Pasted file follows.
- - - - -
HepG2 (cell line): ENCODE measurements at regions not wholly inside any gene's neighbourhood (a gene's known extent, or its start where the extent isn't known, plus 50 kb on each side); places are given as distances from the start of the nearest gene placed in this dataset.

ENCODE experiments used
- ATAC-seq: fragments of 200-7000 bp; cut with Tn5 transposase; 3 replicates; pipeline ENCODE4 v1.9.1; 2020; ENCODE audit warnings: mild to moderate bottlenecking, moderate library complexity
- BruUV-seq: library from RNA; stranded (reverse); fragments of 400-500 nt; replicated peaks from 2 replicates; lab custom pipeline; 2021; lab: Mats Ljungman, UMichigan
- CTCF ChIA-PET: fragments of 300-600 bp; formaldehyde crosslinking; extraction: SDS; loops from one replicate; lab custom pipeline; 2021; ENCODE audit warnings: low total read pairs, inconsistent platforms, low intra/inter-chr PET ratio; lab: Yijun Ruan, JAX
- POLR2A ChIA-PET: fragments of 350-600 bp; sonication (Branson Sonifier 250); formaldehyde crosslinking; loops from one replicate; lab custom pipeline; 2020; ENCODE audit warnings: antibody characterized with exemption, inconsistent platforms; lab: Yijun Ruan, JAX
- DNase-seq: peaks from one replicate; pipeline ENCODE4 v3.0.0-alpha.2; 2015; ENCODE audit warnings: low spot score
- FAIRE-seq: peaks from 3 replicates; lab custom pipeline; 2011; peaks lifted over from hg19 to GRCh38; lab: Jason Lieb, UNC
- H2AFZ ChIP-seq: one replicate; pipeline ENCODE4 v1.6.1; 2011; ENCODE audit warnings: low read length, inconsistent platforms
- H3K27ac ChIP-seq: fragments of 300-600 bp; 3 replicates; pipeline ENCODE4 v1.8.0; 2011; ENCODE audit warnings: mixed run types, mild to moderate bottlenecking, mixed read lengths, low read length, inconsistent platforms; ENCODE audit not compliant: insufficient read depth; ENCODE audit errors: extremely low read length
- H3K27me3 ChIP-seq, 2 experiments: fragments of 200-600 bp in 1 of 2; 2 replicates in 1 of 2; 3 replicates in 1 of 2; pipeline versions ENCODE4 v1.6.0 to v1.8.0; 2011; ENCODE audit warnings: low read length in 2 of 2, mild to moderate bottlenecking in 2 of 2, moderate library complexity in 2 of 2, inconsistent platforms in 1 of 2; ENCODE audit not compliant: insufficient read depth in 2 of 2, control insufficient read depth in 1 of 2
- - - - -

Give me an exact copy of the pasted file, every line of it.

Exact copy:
HepG2 (cell line): ENCODE measurements at regions not wholly inside any gene's neighbourhood (a gene's known extent, or its start where the extent isn't known, plus 50 kb on each side); places are given as distances from the start of the nearest gene placed in this dataset.

ENCODE experiments used
- ATAC-seq: fragments of 200-7000 bp; cut with Tn5 transposase; 3 replicates; pipeline ENCODE4 v1.9.1; 2020; ENCODE audit warnings: mild to moderate bottlenecking, moderate library complexity
- BruUV-seq: library from RNA; stranded (reverse); fragments of 400-500 nt; replicated peaks from 2 replicates; lab custom pipeline; 2021; lab: Mats Ljungman, UMichigan
- CTCF ChIA-PET: fragments of 300-600 bp; formaldehyde crosslinking; extraction: SDS; loops from one replicate; lab custom pipeline; 2021; ENCODE audit warnings: low total read pairs, inconsistent platforms, low intra/inter-chr PET ratio; lab: Yijun Ruan, JAX
- POLR2A ChIA-PET: fragments of 350-600 bp; sonication (Branson Sonifier 250); formaldehyde crosslinking; loops from one replicate; lab custom pipeline; 2020; ENCODE audit warnings: antibody characterized with exemption, inconsistent platforms; lab: Yijun Ruan, JAX
- DNase-seq: peaks from one replicate; pipeline ENCODE4 v3.0.0-alpha.2; 2015; ENCODE audit warnings: low spot score
- FAIRE-seq: peaks from 3 replicates; lab custom pipeline; 2011; peaks lifted over from hg19 to GRCh38; lab: Jason Lieb, UNC
- H2AFZ ChIP-seq: one replicate; pipeline ENCODE4 v1.6.1; 2011; ENCODE audit warnings: low read length, inconsistent platforms
- H3K27ac ChIP-seq: fragments of 300-600 bp; 3 replicates; pipeline ENCODE4 v1.8.0; 2011; ENCODE audit warnings: mixed run types, mild to moderate bottlenecking, mixed read lengths, low read length, inconsistent platforms; ENCODE audit not compliant: insufficient read depth; ENCODE audit errors: extremely low read length
- H3K27me3 ChIP-seq, 2 experiments: fragments of 200-600 bp in 1 of 2; 2 replicates in 1 of 2; 3 replicates in 1 of 2; pipeline versions ENCODE4 v1.6.0 to v1.8.0; 2011; ENCODE audit warnings: low read length in 2 of 2, mild to moderate bottlenecking in 2 of 2, moderate library complexity in 2 of 2, inconsistent platforms in 1 of 2; ENCODE audit not compliant: insufficient read depth in 2 of 2, control insufficient read depth in 1 of 2